The Mayor then promised San Diegans that he and his team would build a coalition effort to work across all sectors of the city to accomplish the goals he was outlining.

“If we dream big, work together and believe in San Diego, we can accomplish anything. We will change the narrative — not just for the privileged few, but for everyone — especially those who have traditionally felt unheard,” he said.

“It’s the dawn of a new era. We will recover and build back better and stronger from COVID-19,” the mayor continued. “We will stand up for workers and create good-paying, local jobs that bring neighborhood improvement to all corners of our city.”

Gloria addressed the issues of racial equality and the Black Lives Matters movement.

“We will center racial justice and equity not just in public safety but in everything we do recognizing that Black Lives Matter,” he said.

He then vowed to “fully and faithfully” implement San Diego’s climate action plan “to ensure that the city that we love is here for generations to come.”

“I believe in us, San Diego,” the mayor said. “I know who we are and who we can be. I am so proud to be the mayor of this great city but I’m even more excited about what we can accomplish together. Because together, I know we will build a San Diego for all of us.”

If we dream big, work together and believe in San Diego, we can accomplish anything.”

In the March 2019 interview, addressing the LGBTQ community in his city, Gloria told the Blade, “We had a recent report where there’s 40,000 San Diego young people in their late teens and early 20s who are completely disconnected from the worlds of education and the world of work. Those are young people who are going un-utilized in our economy and that’s a missed potential towards the vision I have of a great city.”

Gloria says he wants to “keep that ladder of opportunity in place. I want to rebuild it where it may have been broken. I believe it because I’ve experienced it and I want others to have that same experience. And right now I think there’s good reason to doubt that that ladder exists. But my goal, my ambition, my vision is to rebuild it – not just for queer kids of color like me but really for every person who is going to work hard in San Diego.”

It’s a power of compassion, strength and responsibility that Gloria told the Blade that he hopes to bring home to San Diego. “I often talk on the campaign trail about this being a mayoral campaign and a hopeful administration that is focused on real people and on real problems,” Gloria says, adding that he carries the voices of LGBT history with him. “Hopefully, I can make our community proud.”

As one commentator reflected, now that he’s mayor, he has that chance.

Additional reporting by Karen Ocamb

Continue Reading

Coronavirus

Newsom orders limited stay at home order as COVID surges

The virus is spreading at a pace we haven’t seen since the start of this pandemic

Published

on

California Governor Gavin Newsom (Blade file photograph)

SACRAMENTO – In light of an unprecedented, rapid rise in COVID-19 cases across California, Governor Gavin Newsom and the California Department of Public Health (CDPH) announced Thursday afternoon that a limited Stay at Home Order generally requiring that non-essential work, movement and gatherings stop between 10 PM and 5 AM in counties in the purple tier.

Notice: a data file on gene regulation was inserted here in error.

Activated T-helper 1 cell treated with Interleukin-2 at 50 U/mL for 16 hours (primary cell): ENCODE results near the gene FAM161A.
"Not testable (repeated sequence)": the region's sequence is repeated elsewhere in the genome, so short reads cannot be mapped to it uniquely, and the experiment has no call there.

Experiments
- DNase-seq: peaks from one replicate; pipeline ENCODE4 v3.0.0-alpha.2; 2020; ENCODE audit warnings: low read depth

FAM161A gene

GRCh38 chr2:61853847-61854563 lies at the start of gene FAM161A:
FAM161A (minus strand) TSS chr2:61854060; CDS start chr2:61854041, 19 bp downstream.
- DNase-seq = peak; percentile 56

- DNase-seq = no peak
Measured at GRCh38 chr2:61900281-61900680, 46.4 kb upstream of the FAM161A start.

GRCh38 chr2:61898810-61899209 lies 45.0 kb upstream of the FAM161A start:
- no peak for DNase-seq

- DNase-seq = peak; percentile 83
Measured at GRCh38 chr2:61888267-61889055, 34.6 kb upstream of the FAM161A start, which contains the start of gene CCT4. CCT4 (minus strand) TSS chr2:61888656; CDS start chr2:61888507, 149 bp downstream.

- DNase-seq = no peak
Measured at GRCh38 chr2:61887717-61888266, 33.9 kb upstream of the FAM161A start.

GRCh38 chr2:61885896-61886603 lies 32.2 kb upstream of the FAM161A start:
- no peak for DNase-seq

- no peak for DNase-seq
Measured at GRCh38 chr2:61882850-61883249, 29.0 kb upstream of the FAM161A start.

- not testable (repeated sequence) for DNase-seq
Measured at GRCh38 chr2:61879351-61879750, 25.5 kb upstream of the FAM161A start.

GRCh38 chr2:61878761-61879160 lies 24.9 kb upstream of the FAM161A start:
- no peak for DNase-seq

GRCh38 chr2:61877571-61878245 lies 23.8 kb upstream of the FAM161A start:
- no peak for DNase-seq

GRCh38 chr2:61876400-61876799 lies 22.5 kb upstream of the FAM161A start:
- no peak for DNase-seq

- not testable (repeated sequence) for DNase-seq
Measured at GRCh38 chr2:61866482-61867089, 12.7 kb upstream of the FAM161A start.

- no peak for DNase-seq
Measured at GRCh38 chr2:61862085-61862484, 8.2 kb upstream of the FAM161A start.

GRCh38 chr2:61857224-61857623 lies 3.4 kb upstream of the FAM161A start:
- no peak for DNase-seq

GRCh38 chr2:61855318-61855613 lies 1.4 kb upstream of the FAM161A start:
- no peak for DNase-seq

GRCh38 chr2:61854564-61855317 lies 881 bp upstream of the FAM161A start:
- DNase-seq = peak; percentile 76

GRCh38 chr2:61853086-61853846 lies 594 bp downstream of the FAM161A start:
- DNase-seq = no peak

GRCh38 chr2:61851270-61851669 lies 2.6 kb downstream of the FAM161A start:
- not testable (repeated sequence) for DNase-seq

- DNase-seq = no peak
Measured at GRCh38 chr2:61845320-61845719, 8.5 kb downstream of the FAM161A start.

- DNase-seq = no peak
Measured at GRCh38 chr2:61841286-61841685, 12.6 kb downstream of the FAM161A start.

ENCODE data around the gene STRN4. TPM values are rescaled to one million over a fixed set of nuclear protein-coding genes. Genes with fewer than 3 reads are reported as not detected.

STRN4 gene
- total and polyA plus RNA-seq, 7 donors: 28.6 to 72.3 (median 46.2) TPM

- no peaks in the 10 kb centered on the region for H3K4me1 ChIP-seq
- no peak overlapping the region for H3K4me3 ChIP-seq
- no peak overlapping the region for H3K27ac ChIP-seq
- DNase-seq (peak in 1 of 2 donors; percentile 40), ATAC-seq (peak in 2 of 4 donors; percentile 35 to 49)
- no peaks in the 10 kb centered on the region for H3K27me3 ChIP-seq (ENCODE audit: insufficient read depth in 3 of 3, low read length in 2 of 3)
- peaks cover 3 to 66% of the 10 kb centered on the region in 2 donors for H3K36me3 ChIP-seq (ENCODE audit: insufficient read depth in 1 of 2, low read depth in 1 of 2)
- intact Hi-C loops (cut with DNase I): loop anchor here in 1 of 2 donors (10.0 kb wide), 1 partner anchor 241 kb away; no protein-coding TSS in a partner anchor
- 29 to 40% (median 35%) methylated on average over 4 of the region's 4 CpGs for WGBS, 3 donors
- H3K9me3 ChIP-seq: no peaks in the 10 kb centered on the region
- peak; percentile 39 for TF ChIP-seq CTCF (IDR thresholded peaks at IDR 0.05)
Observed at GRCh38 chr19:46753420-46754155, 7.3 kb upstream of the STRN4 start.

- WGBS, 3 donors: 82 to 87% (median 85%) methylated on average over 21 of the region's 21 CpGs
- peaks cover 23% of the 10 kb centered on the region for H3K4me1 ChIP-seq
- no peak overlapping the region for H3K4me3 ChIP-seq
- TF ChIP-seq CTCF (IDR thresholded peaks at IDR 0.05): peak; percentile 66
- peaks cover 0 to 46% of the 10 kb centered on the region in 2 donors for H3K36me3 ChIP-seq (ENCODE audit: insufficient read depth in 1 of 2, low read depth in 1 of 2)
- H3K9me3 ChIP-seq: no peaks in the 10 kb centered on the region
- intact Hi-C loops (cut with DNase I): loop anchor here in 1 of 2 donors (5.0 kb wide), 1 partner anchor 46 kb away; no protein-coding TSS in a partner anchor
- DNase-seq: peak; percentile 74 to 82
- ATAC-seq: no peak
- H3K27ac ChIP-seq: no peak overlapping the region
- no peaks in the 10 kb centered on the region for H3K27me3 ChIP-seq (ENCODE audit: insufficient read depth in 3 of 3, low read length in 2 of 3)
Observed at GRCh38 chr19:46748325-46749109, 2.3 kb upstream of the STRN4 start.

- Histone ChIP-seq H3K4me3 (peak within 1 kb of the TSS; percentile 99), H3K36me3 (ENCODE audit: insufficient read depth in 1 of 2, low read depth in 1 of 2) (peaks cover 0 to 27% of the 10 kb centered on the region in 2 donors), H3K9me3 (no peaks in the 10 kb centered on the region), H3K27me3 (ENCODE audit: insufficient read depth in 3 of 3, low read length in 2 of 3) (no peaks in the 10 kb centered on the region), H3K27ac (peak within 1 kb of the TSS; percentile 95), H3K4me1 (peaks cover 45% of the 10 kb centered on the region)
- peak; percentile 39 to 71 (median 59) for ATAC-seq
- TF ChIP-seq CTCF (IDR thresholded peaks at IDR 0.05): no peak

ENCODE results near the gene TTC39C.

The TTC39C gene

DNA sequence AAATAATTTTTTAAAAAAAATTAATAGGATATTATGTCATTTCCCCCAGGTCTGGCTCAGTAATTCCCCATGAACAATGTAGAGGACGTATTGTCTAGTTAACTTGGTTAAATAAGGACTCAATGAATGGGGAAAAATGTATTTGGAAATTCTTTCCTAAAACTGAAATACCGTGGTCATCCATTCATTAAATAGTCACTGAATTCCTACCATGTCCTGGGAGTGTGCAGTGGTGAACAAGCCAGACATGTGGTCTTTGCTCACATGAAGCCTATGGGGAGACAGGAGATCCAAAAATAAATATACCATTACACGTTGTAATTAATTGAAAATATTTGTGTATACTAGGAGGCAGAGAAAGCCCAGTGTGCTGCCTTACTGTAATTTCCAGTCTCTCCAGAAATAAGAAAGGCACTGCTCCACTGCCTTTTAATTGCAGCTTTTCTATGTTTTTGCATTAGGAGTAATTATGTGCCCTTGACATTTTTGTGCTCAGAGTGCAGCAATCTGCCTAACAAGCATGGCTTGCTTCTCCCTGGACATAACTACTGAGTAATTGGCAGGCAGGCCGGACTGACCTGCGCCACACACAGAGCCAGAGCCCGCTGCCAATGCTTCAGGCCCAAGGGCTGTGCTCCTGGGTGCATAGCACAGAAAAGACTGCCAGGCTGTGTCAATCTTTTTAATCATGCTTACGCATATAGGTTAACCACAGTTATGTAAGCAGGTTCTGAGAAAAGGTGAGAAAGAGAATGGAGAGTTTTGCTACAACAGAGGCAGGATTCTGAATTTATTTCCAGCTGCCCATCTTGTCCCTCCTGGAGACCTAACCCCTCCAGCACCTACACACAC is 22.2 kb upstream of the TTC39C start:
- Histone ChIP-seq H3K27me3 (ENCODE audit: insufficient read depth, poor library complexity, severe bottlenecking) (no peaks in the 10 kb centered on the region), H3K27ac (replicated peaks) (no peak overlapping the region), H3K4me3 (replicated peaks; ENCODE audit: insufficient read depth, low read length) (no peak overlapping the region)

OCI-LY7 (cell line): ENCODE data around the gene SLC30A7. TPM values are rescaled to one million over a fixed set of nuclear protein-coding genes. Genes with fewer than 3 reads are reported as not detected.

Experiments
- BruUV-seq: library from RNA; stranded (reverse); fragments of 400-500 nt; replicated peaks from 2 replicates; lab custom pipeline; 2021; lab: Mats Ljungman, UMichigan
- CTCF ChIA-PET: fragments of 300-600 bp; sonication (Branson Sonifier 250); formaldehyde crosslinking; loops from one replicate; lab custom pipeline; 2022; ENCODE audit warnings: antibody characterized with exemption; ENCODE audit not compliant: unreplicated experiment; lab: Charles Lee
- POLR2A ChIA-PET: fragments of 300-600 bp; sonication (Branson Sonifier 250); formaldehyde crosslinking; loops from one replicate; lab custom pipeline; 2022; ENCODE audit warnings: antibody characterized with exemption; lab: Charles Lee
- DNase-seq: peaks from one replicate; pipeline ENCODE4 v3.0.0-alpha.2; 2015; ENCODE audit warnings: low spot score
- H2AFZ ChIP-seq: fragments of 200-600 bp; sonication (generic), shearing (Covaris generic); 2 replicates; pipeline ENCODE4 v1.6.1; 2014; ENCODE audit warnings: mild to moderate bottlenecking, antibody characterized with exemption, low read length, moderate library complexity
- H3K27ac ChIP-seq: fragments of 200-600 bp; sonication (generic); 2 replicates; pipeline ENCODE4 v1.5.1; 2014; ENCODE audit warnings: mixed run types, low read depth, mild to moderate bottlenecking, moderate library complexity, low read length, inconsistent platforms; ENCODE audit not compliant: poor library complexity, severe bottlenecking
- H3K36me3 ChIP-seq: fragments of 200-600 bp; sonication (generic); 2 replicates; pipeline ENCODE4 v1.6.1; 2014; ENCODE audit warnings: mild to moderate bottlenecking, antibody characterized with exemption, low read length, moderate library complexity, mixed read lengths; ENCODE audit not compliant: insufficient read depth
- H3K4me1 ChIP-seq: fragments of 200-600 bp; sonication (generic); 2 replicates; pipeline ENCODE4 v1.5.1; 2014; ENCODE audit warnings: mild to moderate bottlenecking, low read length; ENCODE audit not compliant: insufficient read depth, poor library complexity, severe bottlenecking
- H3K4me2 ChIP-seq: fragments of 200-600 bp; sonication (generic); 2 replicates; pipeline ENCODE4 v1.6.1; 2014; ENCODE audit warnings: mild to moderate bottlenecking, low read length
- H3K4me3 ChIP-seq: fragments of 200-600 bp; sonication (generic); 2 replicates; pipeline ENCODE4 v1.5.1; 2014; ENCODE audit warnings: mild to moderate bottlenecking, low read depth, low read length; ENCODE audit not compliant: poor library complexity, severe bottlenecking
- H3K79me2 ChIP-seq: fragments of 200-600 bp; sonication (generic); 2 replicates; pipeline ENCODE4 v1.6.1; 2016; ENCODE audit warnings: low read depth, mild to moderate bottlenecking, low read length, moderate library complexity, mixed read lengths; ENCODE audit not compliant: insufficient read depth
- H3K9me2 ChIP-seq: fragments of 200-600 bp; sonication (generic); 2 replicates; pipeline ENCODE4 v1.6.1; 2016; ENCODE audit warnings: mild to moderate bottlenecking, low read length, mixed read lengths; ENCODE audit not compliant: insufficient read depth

This includes Los Angeles, Orange, Ventura, Riverside and San Bernardino counties.

The order will take effect at 10 PM Saturday, November 21 and remain in effect until 5 AM December 21. This is the same as the March Stay at Home Order, but applied only between 10 PM and 5 AM and only in purple tier counties that are seeing the highest rates of positive cases and hospitalizations.

“The virus is spreading at a pace we haven’t seen since the start of this pandemic and the next several days and weeks will be critical to stop the surge. We are sounding the alarm,” the Governor said. “It is crucial that we act to decrease transmission and slow hospitalizations before the death count surges. We’ve done it before and we must do it again.”

Non-essential businesses and personal gatherings are prohibited between 10 PM and 5 AM beginning Saturday, November 21 at 10 PM

This limited Stay at Home Order is designed to reduce opportunities for disease transmission. Activities conducted during 10 PM to 5 AM are often non-essential and more likely related to social activities and gatherings that have a higher likelihood of leading to reduced inhibition and reduced likelihood for adherence to safety measures like wearing a face covering and maintaining physical distance.

“We know from our stay at home order this spring, which flattened the curve in California, that reducing the movement and mixing of individuals dramatically decreases COVID-19 spread, hospitalizations, and deaths,” said California Health and Human Services Secretary Dr. Mark Ghaly. “We may need to take more stringent actions if we are unable to flatten the curve quickly. Taking these hard, temporary actions now could help prevent future shutdowns.”

“We are asking Californians to change their personal behaviors to stop the surge. We must be strong together and make tough decisions to stay socially connected but physically distanced during this critical time. Letting our guard down could put thousands of lives in danger and cripple our health care system,” said Dr. Erica Pan, the state’s acting Public Health Officer.